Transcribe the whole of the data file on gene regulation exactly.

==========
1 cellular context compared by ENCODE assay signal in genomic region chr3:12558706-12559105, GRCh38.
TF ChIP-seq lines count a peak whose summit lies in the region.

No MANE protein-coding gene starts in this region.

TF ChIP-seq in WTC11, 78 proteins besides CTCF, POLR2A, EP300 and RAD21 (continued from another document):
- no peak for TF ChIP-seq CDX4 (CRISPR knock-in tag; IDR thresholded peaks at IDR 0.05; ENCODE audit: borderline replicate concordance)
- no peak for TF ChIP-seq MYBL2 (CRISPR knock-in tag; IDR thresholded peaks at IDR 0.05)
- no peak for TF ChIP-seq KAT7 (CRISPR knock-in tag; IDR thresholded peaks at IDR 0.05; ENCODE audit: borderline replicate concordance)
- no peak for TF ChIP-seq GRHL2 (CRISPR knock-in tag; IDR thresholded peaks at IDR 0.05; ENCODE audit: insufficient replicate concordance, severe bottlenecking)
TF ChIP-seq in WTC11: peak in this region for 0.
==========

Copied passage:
1 cellular context compared by ENCODE assay signal in genomic region chr3:12558706-12559105, GRCh38.
TF ChIP-seq lines count a peak whose summit lies in the region.

No MANE protein-coding gene starts in this region.

TF ChIP-seq in WTC11, 78 proteins besides CTCF, POLR2A, EP300 and RAD21 (continued from another document):
- no peak for TF ChIP-seq CDX4 (CRISPR knock-in tag; IDR thresholded peaks at IDR 0.05; ENCODE audit: borderline replicate concordance)
- no peak for TF ChIP-seq MYBL2 (CRISPR knock-in tag; IDR thresholded peaks at IDR 0.05)
- no peak for TF ChIP-seq KAT7 (CRISPR knock-in tag; IDR thresholded peaks at IDR 0.05; ENCODE audit: borderline replicate concordance)
- no peak for TF ChIP-seq GRHL2 (CRISPR knock-in tag; IDR thresholded peaks at IDR 0.05; ENCODE audit: insufficient replicate concordance, severe bottlenecking)
TF ChIP-seq in WTC11: peak in this region for 0.